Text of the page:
Mike Huckabee Still Thinks Americans Want a Homophobic President in 2016
Even though 36 states have legalized gay marriage and the majority of Americans support it, Republican presidential hopeful and former Arkansas Gov. Mike Huckabee isn't fazed, and doubled down on his anti-gay stance on Sunday's edition of CNN's State of the Union.
During the profoundly out-of-touch interview, Huckabee made offensive comments calling homosexuality a "lifestyle" and comparing it to vices like drinking and smoking. He also advocated for the rights of business owners to deny service to gay customers and insisted gay marriage wasn't a "political issue" but a "biblical" one. Not content to let those statements stand on their own merits, Huckabee added that his opposition to gayness was just like the Jewish and Islamic prohibitions on owning or eating unclean animals.
Check out the clip below:
Asked whether he believed being gay was a choice, Huckabee alluded to his theoretical gay friends: "People can be my friends who have lifestyles that are not necessarily my lifestyle. I don't shut people out of my circle or out of my life because they have a different point of view."
Then he compared being gay to his friends who smoked and drank: "I don't drink alcohol, but gosh — a lot of my friends, maybe most of them, do. You know, I don't use profanity, but believe me, I've got a lot of friends who do. Some people really like classical music and ballet and opera — it's not my cup of tea."
Finally there was this, in which Huckabee said asking Christian businesses to serve gay people was like forcing Jewish people to serve "bacon-wrapped shrimp in their deli" or "asking a Muslim ... to have dogs in his backyard."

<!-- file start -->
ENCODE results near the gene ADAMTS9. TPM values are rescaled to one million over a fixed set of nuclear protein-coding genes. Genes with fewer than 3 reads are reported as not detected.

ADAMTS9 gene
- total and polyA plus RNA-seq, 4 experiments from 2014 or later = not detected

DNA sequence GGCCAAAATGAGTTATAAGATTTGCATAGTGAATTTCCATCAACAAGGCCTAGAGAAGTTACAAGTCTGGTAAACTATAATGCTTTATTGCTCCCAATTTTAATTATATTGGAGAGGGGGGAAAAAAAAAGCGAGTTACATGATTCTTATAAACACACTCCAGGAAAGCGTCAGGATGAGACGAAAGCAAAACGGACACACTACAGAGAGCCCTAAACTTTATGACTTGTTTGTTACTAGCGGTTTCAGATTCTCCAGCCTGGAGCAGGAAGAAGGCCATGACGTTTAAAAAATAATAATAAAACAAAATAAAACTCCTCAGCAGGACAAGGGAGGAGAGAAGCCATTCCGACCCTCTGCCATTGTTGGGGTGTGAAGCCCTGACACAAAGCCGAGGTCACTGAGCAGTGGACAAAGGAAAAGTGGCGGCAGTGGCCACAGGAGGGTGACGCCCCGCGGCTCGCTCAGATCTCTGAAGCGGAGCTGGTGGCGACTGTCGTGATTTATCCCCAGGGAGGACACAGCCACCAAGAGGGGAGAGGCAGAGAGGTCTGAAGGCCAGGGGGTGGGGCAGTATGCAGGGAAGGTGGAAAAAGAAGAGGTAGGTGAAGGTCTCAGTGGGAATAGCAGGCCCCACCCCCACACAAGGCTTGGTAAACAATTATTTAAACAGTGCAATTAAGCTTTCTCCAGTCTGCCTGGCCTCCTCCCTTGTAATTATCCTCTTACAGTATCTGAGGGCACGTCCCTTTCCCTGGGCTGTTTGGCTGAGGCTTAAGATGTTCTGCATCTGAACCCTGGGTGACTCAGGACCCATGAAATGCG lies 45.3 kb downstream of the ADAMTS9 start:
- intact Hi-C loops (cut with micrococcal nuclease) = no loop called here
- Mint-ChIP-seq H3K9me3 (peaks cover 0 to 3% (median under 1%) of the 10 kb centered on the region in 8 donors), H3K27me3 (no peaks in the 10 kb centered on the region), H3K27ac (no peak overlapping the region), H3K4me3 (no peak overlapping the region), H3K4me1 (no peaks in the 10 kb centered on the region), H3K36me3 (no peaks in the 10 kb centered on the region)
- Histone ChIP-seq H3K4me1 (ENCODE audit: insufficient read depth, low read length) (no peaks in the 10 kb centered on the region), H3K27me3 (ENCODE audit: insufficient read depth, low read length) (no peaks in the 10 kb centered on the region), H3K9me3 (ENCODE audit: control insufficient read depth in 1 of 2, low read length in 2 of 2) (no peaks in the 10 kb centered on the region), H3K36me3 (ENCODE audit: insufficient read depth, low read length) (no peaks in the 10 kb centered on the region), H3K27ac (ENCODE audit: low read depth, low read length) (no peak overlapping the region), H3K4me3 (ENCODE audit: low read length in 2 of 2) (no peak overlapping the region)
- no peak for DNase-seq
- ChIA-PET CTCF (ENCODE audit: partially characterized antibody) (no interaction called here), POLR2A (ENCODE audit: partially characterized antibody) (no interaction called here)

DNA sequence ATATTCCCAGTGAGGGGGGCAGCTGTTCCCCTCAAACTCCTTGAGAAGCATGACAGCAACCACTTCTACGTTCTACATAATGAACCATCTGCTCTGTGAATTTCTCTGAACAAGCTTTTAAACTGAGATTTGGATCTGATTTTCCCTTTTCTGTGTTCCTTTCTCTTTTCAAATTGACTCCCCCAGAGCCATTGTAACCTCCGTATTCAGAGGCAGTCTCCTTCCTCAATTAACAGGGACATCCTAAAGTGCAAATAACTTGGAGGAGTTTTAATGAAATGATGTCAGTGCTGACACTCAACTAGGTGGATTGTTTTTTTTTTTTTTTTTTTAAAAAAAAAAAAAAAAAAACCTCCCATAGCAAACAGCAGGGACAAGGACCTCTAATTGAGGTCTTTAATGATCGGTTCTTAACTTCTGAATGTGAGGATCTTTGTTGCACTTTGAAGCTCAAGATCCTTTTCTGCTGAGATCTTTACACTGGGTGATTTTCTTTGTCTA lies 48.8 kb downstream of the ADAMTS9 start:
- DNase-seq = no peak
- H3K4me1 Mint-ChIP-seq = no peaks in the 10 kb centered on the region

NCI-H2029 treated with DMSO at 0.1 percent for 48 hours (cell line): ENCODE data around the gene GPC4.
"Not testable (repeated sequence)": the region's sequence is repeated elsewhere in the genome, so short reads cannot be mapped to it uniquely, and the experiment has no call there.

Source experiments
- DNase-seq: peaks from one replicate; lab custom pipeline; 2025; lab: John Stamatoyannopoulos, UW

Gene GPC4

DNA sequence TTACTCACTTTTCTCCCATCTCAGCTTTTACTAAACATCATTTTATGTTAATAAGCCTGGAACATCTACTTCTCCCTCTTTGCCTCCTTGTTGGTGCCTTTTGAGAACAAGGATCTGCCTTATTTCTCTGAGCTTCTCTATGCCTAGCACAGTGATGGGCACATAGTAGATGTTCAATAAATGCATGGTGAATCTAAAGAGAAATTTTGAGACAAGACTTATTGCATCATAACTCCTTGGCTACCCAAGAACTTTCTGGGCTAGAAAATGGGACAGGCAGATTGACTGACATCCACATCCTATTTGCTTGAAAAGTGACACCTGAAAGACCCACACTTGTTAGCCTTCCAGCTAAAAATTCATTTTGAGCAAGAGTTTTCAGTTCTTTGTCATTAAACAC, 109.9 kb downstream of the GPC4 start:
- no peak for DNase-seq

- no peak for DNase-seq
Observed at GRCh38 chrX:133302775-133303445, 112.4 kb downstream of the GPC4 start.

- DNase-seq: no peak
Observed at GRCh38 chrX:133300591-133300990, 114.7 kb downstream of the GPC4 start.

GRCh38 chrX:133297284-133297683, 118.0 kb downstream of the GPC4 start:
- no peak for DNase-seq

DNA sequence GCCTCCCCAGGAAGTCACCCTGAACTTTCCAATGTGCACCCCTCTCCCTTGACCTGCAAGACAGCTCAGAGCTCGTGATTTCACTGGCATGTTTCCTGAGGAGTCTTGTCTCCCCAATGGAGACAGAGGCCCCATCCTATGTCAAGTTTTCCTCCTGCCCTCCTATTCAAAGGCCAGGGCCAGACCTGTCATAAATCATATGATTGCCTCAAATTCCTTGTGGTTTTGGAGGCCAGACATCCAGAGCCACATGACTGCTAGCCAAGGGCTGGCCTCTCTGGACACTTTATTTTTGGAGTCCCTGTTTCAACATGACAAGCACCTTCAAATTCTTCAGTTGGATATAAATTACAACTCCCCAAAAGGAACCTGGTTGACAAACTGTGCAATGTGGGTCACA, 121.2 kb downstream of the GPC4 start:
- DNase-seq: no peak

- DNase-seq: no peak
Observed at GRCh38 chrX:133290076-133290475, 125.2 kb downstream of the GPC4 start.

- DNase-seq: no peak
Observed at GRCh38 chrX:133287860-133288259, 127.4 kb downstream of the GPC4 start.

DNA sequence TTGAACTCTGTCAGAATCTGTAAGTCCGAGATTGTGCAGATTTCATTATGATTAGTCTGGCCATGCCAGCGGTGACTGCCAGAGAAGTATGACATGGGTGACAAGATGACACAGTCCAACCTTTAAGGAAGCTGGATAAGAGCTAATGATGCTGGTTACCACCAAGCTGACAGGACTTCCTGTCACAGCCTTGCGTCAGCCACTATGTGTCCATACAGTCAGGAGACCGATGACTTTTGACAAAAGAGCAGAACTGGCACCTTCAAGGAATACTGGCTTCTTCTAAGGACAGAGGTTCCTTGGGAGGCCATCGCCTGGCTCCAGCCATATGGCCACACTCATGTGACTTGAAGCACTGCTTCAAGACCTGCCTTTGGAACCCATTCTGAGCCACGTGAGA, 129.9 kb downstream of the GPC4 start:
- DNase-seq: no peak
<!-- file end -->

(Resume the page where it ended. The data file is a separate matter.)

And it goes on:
"We're so sensitive to make sure we don't offend certain religions, but then we act like Christians can't have the convictions that they've had for 2,000 years," Huckabee said.
Many Muslims consider dogs to be impure based on a hadith from the Prophet Muhammad, while bacon is definitely not kosher. But these prohibitions are far from universally observed. Huckabee essentially relied on cheap stereotypes to sell his point that Christians view LGBT people just like other religions view unclean food or animals.
That's only a little less dehumanizing than, say, Rick Santorum's 2004 comparison of same-sex marriage to bestiality with a box turtle. So when Huckabee added that "as a biblical issue, unless I get a new version of the scriptures, it's really not my place to say, OK, I'm just going to evolve," he's really just repeating the same anti-gay rhetoric that Republicans have been using for decades. While Huckabee admitted there is "room in the tent" for Republicans that support gay marriage, he's not one of them.
What's more, the comparison fails on its own merits: The products a Jewish deli owner chooses to sell or what pets a Muslim adopts has nothing do with whether Christians have the right to interfere with gay peoples' right to marry.
His claim that he had gay friends also inspired some Twitter mockery:
Huckabee remains in third place among likely GOP candidates for president in 2016, but polls well among "traditional values" voters. Unfortunately for him, the influence of white evangelical Christians in politics is steadily shrinking, even in the South, and their agenda was thoroughly repudiated in the 2012 presidential election. Even a sizable majority of young Republicans support gay marriage.
Bigoted views on gay people won't win Huckabee any support beyond the primary season. But we don't actually want to silence him: So long as he keeps belittling gay people, calling Jay Z a "pimp" or ripping his hair out over the fact that ladies swear and use birth control, he's giving the American public more reasons to never vote him into the Oval Office.